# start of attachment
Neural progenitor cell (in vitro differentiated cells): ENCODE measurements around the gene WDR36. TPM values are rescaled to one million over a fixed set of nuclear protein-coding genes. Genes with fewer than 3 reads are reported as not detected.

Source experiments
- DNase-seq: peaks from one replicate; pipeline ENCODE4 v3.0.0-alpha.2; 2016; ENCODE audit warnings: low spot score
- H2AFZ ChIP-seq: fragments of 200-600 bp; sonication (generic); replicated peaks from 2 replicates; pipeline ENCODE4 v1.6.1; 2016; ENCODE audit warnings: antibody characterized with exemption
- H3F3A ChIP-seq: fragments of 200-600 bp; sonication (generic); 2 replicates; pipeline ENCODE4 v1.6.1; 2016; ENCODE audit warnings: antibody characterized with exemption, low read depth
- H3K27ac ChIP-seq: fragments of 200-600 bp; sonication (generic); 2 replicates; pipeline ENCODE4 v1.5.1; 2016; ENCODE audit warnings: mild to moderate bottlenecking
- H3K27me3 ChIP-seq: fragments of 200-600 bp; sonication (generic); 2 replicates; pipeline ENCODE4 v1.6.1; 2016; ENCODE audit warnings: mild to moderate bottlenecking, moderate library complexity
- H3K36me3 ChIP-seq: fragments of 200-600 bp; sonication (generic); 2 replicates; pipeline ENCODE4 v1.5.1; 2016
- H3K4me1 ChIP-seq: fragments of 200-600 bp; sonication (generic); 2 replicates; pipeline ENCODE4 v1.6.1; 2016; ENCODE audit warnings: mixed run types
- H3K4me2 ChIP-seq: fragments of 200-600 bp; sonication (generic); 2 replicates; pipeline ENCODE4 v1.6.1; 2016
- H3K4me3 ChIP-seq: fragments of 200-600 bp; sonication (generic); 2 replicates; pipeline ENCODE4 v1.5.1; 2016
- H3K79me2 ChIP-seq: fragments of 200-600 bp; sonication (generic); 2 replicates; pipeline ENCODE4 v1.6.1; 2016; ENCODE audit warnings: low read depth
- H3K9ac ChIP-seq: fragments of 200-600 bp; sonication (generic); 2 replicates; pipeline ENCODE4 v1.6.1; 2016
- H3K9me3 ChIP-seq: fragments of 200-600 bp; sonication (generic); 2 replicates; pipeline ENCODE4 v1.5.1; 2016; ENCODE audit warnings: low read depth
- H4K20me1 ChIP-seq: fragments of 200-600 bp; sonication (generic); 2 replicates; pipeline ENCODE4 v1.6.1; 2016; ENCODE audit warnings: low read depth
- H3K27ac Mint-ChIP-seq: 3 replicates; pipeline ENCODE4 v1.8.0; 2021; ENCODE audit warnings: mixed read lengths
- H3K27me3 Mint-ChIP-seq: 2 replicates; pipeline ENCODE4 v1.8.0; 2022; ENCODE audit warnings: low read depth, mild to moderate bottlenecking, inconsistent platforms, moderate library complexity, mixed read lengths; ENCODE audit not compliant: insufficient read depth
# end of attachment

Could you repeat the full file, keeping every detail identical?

Neural progenitor cell (in vitro differentiated cells): ENCODE measurements around the gene WDR36. TPM values are rescaled to one million over a fixed set of nuclear protein-coding genes. Genes with fewer than 3 reads are reported as not detected.

Source experiments
- DNase-seq: peaks from one replicate; pipeline ENCODE4 v3.0.0-alpha.2; 2016; ENCODE audit warnings: low spot score
- H2AFZ ChIP-seq: fragments of 200-600 bp; sonication (generic); replicated peaks from 2 replicates; pipeline ENCODE4 v1.6.1; 2016; ENCODE audit warnings: antibody characterized with exemption
- H3F3A ChIP-seq: fragments of 200-600 bp; sonication (generic); 2 replicates; pipeline ENCODE4 v1.6.1; 2016; ENCODE audit warnings: antibody characterized with exemption, low read depth
- H3K27ac ChIP-seq: fragments of 200-600 bp; sonication (generic); 2 replicates; pipeline ENCODE4 v1.5.1; 2016; ENCODE audit warnings: mild to moderate bottlenecking
- H3K27me3 ChIP-seq: fragments of 200-600 bp; sonication (generic); 2 replicates; pipeline ENCODE4 v1.6.1; 2016; ENCODE audit warnings: mild to moderate bottlenecking, moderate library complexity
- H3K36me3 ChIP-seq: fragments of 200-600 bp; sonication (generic); 2 replicates; pipeline ENCODE4 v1.5.1; 2016
- H3K4me1 ChIP-seq: fragments of 200-600 bp; sonication (generic); 2 replicates; pipeline ENCODE4 v1.6.1; 2016; ENCODE audit warnings: mixed run types
- H3K4me2 ChIP-seq: fragments of 200-600 bp; sonication (generic); 2 replicates; pipeline ENCODE4 v1.6.1; 2016
- H3K4me3 ChIP-seq: fragments of 200-600 bp; sonication (generic); 2 replicates; pipeline ENCODE4 v1.5.1; 2016
- H3K79me2 ChIP-seq: fragments of 200-600 bp; sonication (generic); 2 replicates; pipeline ENCODE4 v1.6.1; 2016; ENCODE audit warnings: low read depth
- H3K9ac ChIP-seq: fragments of 200-600 bp; sonication (generic); 2 replicates; pipeline ENCODE4 v1.6.1; 2016
- H3K9me3 ChIP-seq: fragments of 200-600 bp; sonication (generic); 2 replicates; pipeline ENCODE4 v1.5.1; 2016; ENCODE audit warnings: low read depth
- H4K20me1 ChIP-seq: fragments of 200-600 bp; sonication (generic); 2 replicates; pipeline ENCODE4 v1.6.1; 2016; ENCODE audit warnings: low read depth
- H3K27ac Mint-ChIP-seq: 3 replicates; pipeline ENCODE4 v1.8.0; 2021; ENCODE audit warnings: mixed read lengths
- H3K27me3 Mint-ChIP-seq: 2 replicates; pipeline ENCODE4 v1.8.0; 2022; ENCODE audit warnings: low read depth, mild to moderate bottlenecking, inconsistent platforms, moderate library complexity, mixed read lengths; ENCODE audit not compliant: insufficient read depth